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Preparing Frozen Tissue Sections


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#1 tantao

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Posted 11 March 2010 - 07:04 PM

I have some questions about 'Preparing Frozen Tissue Sections'. First, If I should immerse the sample into the O.C.T. and freeze the sample in to liquid nitrogen ? second, I want to detect a trans-membrane protein , which I can used to fix the sections, 4%PFA or Acetone? Finally, Is there anybody could give me a protocol about the frozen section.Thanks!

#2 LostintheLab

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Posted 11 March 2010 - 11:37 PM

1. put your tissue into the OCT compound in the best orientation for cutting your sections later (so you try not to cut angled slices)

2. You will need some isopentane in a freeze-proof container that sits in a resevoir of liquid Nitrogen, don't put your section directly in liquid nitrogen as it freezes to quickly destroying tissue integrity.

3. if you have space in your container, but your section block on a foil boat on the surface of your liquid nitrogen cooled isopentane or hold at the surface with tongs, make sure you don't get isopentane in your section as you will get ice formation and destruction of tissue.

4. Watch as the clear solution turns white, wait till completely white (a little dome appears in the middle of the block), you can now remove and store in -80C

If you are looking at a membrane protein then use PFA, acetone dehydrates and extracts lipids, so your membranes will be destroyed by acetone addition and disrupt your membrane protein.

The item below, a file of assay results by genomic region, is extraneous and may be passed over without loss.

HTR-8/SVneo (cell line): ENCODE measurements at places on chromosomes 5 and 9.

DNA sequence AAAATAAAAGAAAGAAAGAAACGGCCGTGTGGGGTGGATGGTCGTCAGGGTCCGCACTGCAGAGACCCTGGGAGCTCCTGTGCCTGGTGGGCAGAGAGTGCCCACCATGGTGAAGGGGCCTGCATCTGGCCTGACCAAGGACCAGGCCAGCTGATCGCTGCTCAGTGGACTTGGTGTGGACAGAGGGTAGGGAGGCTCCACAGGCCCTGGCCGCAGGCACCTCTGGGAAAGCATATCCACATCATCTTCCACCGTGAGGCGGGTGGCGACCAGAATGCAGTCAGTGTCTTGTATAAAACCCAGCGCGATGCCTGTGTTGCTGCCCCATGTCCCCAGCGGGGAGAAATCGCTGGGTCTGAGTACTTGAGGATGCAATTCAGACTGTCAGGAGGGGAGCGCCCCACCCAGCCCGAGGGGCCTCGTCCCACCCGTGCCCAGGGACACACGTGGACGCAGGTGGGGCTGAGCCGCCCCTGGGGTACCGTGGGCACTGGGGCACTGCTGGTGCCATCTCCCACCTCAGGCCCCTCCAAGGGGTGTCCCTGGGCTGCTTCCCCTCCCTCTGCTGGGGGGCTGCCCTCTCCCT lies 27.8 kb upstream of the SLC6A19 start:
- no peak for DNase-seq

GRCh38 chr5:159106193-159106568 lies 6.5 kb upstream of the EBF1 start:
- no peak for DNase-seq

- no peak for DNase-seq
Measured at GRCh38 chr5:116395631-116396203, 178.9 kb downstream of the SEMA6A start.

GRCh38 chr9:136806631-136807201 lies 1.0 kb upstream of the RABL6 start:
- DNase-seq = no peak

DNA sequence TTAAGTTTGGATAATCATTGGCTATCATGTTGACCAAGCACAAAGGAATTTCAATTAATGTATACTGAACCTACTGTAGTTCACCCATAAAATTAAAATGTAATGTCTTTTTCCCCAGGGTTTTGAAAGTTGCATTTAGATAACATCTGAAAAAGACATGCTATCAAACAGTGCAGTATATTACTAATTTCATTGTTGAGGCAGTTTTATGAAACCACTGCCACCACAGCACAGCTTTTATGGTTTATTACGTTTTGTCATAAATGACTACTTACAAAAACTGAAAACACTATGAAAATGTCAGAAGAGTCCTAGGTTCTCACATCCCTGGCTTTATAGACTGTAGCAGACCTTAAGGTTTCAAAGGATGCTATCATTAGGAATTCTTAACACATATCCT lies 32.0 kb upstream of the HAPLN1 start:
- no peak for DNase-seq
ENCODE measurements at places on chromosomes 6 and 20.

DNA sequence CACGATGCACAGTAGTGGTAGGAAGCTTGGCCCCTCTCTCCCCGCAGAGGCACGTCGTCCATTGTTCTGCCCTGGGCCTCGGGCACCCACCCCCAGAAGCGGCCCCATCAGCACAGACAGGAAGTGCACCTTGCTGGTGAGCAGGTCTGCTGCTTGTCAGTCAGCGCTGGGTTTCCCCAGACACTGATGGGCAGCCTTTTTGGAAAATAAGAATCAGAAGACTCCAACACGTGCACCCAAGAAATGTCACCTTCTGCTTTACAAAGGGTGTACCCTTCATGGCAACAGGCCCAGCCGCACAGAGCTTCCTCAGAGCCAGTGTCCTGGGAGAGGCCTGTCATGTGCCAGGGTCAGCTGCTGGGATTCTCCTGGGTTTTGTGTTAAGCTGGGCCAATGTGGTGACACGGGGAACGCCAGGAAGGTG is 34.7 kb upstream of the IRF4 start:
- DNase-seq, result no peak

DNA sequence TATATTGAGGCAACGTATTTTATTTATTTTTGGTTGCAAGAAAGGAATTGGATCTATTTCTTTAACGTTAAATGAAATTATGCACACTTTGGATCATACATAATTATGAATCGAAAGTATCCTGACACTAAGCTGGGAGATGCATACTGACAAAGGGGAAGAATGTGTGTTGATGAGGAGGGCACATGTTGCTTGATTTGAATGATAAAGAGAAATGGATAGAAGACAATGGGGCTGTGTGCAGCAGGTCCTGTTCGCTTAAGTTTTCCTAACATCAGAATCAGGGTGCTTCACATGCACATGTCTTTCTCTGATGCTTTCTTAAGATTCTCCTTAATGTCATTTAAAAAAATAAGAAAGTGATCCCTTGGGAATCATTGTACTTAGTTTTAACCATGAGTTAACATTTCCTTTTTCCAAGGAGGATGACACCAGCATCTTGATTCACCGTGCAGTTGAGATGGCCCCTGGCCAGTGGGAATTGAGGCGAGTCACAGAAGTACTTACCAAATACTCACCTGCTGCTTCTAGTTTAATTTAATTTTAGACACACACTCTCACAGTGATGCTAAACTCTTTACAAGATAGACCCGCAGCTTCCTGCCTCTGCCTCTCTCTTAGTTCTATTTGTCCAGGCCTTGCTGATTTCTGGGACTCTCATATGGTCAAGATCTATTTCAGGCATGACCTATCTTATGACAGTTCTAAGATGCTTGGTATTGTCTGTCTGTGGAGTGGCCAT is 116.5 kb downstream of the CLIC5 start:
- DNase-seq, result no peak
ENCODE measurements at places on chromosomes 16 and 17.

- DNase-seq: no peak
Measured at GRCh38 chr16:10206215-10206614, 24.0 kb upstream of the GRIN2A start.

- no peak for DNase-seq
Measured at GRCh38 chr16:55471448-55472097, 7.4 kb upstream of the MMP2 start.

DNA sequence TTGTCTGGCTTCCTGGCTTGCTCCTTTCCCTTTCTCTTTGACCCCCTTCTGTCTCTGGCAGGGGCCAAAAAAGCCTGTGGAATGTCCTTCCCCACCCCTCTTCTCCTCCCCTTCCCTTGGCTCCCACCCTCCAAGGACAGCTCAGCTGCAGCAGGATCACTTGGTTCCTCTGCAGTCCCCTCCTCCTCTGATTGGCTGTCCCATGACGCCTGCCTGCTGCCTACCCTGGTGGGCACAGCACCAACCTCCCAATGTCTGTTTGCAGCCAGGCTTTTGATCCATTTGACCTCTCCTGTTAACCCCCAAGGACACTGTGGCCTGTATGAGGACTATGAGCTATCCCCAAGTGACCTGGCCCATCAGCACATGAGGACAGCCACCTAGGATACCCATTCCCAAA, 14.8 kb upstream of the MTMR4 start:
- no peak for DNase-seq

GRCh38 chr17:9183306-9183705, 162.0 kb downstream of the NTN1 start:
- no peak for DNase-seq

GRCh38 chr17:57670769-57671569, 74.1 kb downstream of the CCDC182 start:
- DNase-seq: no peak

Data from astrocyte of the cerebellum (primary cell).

Have a look under the protocol section of bioforum - top menu bar, second tab along. There should be some frozen section protocols there.
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#3 Rsm

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Posted 12 March 2010 - 01:34 AM

Very good advice, LostInTheLab-chan.

I would like to suggest a slightly different way of freezing the stuff: Pour liquid Nitrogen into a Styrofoam container. Slowly add a plastic dish (for example the lid of a 10cm dish), so that it floats on the Nitrogen. Then put your sample in OCT compound directly onto the dish, wait 3mins, et voila. No need of Isopentane, the sample freezes not too quickly (which is the case if you'd use a metal dish), and almost fail-proof. Just make sure your dish does not crack when you put it into the Nitrogen.

Best,

Minna
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#4 tantao

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Posted 14 March 2010 - 07:26 PM

Thanks a lot!LostInTheLab-chan and Minna. Yours Tao




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